Following the recent recall of Zantac, should you be worried?
A lot of people, including babies, pregnant mothers, and the elderly, use Zantac. For most, it is an over-the-counter drug to treat heartburn, while others use it to manage more severe conditions.
The recall of Zantac by the FDA can be unsettling if you do not have any information, so this article seeks to give you the latest and reliable information about it, as well as about or not one can get cancer from Zantac
What Is Zantac?
Zantac is a trading name for ranitidine, which is a popular generic drug. It was first discovered in 1976 but was only allowed for commercial use in 1981. Now, it is commonly used to treat stomach ulcers and heartburn.
Zantac can be acquired as an over the counter drug. It can also be acquired through a doctor’s prescription.
Ranitidine is also used in the treatment of:
- Duodenal ulcer
- Cutaneous mastocytosis
- Duodenal ulcer prophylaxis
- Laryngopharyngeal reflux
- Erosive esophagitis
- Gastric ulcer
- Hiatal hernia
- Gastrointestinal hemorrhage
- Stress ulcer prophylaxis
- Pathological hypersecretory conditions
- Stomach ulcer
- Surgical prophylaxis
- Zollinger-Ellison syndrome.
Zantac is a drug in the group of histamine-2 blockers, which also includes blood pressure regulating drugs. It works by blocking histamine, thereby reducing the amount of acid released into the stomach. It also comes as a tablet, syrup, or capsule, which can be taken by mouth. It can also be taken as an injectable solution.
There has been a recent recall of Zantac and a temporary ban on the further distribution of the drug in several countries in Europe and America. Sanofi, which is one of the biggest producers of Zantac, voluntarily called back their medication in October last year. As a result, Walmart, Walgreens, and CVS have also pulled Zantac and other generic medicines that contain Ranitidine from their shelves.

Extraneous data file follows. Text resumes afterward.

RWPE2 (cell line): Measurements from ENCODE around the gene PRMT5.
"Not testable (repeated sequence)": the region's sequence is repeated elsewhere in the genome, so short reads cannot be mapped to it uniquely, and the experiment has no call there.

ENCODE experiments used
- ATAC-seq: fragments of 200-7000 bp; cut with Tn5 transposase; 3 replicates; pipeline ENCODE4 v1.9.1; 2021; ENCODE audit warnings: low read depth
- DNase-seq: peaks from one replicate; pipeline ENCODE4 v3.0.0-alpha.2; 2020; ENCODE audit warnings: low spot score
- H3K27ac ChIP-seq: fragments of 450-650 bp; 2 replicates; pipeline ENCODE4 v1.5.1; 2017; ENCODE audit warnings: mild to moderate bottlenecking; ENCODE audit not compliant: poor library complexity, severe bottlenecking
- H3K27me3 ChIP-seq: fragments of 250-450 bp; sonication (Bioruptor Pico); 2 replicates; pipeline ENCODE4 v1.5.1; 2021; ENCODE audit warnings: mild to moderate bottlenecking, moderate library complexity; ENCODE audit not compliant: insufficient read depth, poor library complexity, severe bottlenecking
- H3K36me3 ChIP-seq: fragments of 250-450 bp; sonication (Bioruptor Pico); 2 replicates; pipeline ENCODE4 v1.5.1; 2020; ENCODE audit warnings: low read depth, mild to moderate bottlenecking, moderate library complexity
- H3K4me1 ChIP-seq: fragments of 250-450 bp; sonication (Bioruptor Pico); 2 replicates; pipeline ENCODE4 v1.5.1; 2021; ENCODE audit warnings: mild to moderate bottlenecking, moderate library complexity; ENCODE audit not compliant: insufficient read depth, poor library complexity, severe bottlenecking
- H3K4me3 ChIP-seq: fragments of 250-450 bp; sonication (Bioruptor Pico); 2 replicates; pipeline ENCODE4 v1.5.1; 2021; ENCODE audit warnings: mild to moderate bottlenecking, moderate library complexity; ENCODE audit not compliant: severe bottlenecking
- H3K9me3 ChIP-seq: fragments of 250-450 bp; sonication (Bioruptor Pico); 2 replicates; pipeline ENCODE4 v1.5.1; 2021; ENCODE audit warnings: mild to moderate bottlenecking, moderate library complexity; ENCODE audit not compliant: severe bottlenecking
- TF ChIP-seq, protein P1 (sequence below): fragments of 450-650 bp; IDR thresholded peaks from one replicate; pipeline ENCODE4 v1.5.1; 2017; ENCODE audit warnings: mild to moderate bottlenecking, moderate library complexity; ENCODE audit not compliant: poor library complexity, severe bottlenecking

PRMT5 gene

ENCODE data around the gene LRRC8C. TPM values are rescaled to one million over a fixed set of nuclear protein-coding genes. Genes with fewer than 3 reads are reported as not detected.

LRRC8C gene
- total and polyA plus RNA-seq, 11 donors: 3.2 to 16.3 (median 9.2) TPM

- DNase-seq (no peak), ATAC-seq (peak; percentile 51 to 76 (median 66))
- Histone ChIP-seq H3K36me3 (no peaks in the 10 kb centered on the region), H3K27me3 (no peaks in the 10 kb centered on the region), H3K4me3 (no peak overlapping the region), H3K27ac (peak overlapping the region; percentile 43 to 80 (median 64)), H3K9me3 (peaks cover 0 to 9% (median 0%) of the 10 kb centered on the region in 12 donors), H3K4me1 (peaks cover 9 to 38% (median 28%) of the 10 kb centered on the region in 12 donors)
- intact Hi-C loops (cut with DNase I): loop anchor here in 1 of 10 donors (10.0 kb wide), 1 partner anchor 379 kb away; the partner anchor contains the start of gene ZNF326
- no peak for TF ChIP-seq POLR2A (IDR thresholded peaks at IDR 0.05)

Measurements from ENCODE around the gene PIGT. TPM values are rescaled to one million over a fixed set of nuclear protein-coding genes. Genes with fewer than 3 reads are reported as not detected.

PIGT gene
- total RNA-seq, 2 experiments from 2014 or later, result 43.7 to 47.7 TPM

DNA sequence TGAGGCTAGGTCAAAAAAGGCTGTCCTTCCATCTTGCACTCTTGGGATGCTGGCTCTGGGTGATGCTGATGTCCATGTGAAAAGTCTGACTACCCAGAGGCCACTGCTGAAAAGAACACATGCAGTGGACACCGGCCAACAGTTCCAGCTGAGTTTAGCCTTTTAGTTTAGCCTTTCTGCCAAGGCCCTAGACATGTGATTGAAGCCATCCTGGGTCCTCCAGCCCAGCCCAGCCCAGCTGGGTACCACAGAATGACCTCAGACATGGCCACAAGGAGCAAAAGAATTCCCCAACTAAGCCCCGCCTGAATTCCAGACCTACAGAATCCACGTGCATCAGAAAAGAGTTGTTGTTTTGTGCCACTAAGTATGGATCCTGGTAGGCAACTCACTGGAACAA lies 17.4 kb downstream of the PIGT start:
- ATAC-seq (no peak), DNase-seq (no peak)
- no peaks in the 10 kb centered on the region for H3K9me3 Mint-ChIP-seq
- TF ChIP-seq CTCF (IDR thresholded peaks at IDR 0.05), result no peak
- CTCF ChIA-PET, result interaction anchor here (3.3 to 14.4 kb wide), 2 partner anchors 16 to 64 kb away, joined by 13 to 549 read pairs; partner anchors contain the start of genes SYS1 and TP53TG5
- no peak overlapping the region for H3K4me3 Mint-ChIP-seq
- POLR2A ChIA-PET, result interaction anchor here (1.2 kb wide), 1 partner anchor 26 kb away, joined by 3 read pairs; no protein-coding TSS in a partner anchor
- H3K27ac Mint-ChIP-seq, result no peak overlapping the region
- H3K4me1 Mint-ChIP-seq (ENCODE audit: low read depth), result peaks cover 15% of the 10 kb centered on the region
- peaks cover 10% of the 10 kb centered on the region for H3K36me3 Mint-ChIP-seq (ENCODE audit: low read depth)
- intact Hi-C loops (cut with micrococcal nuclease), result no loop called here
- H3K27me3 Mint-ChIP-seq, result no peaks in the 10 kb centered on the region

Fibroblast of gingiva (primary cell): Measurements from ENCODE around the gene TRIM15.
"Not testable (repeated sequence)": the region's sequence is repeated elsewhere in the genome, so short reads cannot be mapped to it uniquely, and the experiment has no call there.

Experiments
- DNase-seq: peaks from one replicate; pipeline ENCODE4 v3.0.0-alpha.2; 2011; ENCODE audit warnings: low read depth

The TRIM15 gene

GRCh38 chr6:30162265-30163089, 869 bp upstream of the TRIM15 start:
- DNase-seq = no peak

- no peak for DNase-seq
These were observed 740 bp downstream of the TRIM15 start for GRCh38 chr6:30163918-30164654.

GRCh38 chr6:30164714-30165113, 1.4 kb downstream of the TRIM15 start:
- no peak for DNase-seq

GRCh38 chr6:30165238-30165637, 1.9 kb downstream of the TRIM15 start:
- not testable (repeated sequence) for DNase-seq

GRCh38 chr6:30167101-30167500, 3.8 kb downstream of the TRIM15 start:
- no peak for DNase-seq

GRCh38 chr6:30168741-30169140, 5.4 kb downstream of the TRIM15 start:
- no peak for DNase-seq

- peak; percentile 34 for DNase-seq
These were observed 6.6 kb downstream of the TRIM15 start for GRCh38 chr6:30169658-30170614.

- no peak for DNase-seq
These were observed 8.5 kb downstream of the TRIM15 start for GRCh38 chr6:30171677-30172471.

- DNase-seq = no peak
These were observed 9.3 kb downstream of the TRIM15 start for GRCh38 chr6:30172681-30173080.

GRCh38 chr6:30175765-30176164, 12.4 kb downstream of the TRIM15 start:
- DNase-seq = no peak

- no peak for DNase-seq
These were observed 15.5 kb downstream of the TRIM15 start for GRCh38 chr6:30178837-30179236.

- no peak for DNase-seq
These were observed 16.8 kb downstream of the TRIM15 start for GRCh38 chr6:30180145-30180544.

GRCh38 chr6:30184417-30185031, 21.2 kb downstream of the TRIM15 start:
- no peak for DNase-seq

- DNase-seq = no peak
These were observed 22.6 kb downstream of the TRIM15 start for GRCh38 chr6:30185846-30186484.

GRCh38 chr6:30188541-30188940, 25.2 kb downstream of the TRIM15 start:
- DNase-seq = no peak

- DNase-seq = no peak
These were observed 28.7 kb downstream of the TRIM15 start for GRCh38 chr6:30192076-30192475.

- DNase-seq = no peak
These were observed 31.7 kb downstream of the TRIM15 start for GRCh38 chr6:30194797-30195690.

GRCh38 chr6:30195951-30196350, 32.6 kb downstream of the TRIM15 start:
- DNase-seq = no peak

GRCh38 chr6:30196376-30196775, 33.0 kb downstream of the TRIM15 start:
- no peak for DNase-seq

The reason for the recall is that European and FDA regulatory agencies have found a probable carcinogenic component in the medication, which is known as NDMA or N-nitrosodimethylamine. In 2018, the FDA also issued a warning about a blood pressure medicine that contains NDMA.
How Does Zantac Cause Cancer?
N-nitrosodimethylamine (NDMA) in ranitidine products is a cause for alarm because it poses a threat to human anatomy. The World Health Organisation classifies NDMA as a probable human carcinogenic, which means that it has the potential to cause cancer.
NDMA is an environmental contaminant that is found in water and food. It is also formed as a byproduct in some industrial processes and can be found in certain pesticides. What is yet to be established is whether the medication contains a high enough amount of NDMA to cause cancer.
Exposure to high amounts of NDMA for a long time is known to cause cancer. However, according to the FDA, the NDMA levels found in ranitidine are lower than those found in the blood pressure medicine that was recalled. Some studies have shown that the amount of NDMA found in ranitidine is significantly smaller than the amount found in the food and drinks people take in daily.
Apart from cancer, NDMA is also known to cause extensive liver damage, even when consumed in small amounts.
What Types Of Cancer Does Zantac Cause?
NDMA is known to cause the following types of cancer: brain, colorectal, kidney, leukemia, lung, multiple myeloma, throat, non-Hodgkin’s lymphoma, pancreatic, stomach, esophageal, testicular, and bladder cancer.
Should You Avoid Taking Zantac?
The FDA and other regulatory agencies are not saying that people should not take ranitidine if a doctor prescribes it. But, if you are in doubt, it is best to consult your health care professional. Furthermore, there are many alternative medicines for heartburn and ulcer that are just as effective as ranitidine that you can consider. However, Sanofi has released a statement saying there were no ongoing plans to stop the distribution or manufacturing of Zantac or other products made with ranitidine outside of Canada.
Sanofi further said that until further clarification, the preventative release and distribution stop for all their medicines containing ranitidine in all markets will remain valid. Also, they will remain in close contact with the health authorities.
A case is yet to be made for/against Zantac. There is no absolute direction on what the verdict is, and the NDMA testing continues to ensure the health and safety of consumers is maintained. You can consider other alternatives to ranitidine, but make sure to consult your physician before making a move to avoid future problems.